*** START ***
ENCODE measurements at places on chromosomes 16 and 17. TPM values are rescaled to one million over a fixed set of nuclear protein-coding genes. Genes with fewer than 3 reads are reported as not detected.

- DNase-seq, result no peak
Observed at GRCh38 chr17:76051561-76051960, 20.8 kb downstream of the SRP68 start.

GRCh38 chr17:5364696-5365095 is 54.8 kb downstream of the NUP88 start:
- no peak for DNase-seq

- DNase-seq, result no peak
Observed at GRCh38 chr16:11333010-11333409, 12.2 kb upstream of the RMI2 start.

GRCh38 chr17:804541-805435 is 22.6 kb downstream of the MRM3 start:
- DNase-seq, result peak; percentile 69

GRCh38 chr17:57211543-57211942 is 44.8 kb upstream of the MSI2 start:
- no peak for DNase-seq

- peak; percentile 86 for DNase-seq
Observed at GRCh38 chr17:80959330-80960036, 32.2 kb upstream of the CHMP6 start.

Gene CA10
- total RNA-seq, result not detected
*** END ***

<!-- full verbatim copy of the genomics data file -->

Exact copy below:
ENCODE measurements at places on chromosomes 16 and 17. TPM values are rescaled to one million over a fixed set of nuclear protein-coding genes. Genes with fewer than 3 reads are reported as not detected.

- DNase-seq, result no peak
Observed at GRCh38 chr17:76051561-76051960, 20.8 kb downstream of the SRP68 start.

GRCh38 chr17:5364696-5365095 is 54.8 kb downstream of the NUP88 start:
- no peak for DNase-seq

- DNase-seq, result no peak
Observed at GRCh38 chr16:11333010-11333409, 12.2 kb upstream of the RMI2 start.

GRCh38 chr17:804541-805435 is 22.6 kb downstream of the MRM3 start:
- DNase-seq, result peak; percentile 69

GRCh38 chr17:57211543-57211942 is 44.8 kb upstream of the MSI2 start:
- no peak for DNase-seq

- peak; percentile 86 for DNase-seq
Observed at GRCh38 chr17:80959330-80960036, 32.2 kb upstream of the CHMP6 start.

Gene CA10
- total RNA-seq, result not detected